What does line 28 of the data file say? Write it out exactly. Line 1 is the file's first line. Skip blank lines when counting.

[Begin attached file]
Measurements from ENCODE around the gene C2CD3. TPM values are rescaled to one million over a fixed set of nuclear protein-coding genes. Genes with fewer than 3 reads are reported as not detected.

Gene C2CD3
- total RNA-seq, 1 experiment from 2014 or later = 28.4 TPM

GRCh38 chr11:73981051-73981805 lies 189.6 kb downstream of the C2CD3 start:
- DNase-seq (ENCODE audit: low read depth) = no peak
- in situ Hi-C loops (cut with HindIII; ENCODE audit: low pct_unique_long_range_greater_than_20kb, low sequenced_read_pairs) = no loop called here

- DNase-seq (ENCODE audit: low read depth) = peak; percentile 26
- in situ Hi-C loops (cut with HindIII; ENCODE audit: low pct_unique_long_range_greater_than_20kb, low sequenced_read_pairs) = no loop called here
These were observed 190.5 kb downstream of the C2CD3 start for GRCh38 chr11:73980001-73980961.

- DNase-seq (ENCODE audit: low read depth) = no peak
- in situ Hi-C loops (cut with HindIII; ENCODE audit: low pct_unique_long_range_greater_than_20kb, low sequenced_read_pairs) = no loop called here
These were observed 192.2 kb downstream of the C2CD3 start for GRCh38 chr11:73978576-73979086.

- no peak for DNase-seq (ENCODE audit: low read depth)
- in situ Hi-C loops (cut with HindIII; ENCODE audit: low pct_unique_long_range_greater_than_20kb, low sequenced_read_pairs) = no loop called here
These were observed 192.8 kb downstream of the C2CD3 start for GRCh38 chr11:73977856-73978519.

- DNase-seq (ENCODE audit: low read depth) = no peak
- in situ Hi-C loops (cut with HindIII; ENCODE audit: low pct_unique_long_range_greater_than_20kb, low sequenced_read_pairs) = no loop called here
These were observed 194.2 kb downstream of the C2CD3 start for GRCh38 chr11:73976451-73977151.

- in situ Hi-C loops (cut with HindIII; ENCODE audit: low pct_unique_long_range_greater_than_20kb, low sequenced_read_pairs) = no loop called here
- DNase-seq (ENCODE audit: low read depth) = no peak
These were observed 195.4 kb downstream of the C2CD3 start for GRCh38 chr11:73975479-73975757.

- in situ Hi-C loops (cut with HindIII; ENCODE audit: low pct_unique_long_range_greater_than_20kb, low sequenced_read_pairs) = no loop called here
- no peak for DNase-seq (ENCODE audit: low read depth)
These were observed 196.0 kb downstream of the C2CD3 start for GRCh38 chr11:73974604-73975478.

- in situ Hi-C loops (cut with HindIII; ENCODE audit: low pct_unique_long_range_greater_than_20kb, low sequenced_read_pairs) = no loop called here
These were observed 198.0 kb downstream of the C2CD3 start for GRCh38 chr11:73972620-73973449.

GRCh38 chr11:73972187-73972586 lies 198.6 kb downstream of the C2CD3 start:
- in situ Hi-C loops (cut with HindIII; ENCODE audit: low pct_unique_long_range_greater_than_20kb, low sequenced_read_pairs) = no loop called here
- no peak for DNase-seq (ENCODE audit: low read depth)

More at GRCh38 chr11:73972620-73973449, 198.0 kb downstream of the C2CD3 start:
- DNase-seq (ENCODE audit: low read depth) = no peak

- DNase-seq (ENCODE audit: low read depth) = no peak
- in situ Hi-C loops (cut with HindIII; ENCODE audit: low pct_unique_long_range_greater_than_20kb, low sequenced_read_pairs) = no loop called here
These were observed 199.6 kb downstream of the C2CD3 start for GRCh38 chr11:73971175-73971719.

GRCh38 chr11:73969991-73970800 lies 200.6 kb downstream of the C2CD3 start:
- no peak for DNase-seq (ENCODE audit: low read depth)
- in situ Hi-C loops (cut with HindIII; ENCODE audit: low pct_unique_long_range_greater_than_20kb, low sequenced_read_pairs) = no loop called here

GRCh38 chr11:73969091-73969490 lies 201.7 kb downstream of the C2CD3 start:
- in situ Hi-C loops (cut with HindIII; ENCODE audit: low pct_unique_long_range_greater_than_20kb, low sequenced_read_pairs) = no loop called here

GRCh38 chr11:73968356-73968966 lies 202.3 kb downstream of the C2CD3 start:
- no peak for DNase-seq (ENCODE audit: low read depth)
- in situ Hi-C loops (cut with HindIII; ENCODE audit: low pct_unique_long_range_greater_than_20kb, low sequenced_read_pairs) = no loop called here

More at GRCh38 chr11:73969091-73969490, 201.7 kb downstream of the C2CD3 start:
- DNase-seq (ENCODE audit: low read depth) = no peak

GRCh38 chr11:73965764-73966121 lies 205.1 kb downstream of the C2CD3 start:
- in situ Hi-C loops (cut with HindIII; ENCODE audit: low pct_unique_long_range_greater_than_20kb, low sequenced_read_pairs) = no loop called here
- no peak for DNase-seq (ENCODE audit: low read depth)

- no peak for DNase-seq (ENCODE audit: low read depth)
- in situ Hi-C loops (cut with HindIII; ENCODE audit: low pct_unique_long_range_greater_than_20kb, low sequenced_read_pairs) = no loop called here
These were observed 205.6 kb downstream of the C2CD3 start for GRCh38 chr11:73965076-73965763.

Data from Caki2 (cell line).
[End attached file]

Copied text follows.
- in situ Hi-C loops (cut with HindIII; ENCODE audit: low pct_unique_long_range_greater_than_20kb, low sequenced_read_pairs) = no loop called here